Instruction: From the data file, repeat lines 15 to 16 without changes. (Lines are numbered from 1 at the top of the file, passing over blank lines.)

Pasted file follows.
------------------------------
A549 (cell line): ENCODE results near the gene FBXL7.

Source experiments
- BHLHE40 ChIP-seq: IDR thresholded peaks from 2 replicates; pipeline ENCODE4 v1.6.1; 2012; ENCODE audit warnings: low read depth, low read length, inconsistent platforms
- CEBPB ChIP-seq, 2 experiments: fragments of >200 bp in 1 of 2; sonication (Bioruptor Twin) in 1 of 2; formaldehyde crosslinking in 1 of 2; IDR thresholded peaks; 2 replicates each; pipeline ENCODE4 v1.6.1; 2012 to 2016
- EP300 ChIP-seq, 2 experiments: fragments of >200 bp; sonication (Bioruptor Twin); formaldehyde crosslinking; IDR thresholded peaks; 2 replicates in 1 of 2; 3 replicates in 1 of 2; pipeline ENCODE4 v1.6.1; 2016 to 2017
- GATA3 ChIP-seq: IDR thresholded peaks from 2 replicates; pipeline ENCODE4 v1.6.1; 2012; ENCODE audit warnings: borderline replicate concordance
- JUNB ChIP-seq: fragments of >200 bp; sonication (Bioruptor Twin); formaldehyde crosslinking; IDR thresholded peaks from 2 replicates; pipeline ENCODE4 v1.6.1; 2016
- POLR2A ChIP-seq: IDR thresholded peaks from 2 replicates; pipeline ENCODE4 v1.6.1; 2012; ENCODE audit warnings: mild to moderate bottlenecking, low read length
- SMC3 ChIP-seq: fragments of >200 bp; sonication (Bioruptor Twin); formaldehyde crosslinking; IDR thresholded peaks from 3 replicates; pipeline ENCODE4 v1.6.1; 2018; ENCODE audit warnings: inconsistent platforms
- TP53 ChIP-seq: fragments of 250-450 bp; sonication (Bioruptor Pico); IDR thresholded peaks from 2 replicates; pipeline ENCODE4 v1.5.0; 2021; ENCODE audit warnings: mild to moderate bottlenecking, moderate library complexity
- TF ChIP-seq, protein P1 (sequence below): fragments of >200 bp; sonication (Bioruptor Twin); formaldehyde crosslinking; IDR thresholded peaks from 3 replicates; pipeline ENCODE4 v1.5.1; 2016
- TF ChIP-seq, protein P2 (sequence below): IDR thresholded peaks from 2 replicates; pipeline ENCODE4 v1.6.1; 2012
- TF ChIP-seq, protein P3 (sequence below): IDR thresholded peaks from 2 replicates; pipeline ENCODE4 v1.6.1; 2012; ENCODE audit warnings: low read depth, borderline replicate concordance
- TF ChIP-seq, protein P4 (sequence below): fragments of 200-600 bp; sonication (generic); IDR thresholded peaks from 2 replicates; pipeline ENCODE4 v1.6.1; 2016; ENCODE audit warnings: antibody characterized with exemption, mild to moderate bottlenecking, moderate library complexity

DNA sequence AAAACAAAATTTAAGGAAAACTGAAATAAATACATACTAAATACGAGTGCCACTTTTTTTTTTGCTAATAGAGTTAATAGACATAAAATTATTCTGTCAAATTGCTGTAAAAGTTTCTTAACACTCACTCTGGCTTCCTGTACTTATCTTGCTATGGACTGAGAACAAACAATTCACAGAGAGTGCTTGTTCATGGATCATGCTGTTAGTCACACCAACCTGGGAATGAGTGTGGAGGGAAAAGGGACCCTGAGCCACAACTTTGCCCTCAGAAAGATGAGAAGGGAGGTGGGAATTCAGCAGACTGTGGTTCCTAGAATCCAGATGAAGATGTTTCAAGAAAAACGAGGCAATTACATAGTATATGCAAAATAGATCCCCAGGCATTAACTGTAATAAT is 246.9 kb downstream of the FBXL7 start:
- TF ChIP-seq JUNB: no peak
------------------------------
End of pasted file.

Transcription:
DNA sequence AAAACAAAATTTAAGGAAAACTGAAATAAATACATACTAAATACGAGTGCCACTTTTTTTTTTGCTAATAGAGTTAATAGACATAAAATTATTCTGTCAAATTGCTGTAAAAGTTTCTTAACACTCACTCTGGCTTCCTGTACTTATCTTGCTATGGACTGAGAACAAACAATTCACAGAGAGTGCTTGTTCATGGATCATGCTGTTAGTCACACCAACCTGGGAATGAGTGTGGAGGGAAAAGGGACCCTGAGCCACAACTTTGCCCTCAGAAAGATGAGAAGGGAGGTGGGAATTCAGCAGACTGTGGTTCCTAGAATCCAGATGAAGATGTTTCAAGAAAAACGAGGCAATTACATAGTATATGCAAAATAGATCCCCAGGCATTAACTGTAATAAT is 246.9 kb downstream of the FBXL7 start:
- TF ChIP-seq JUNB: no peak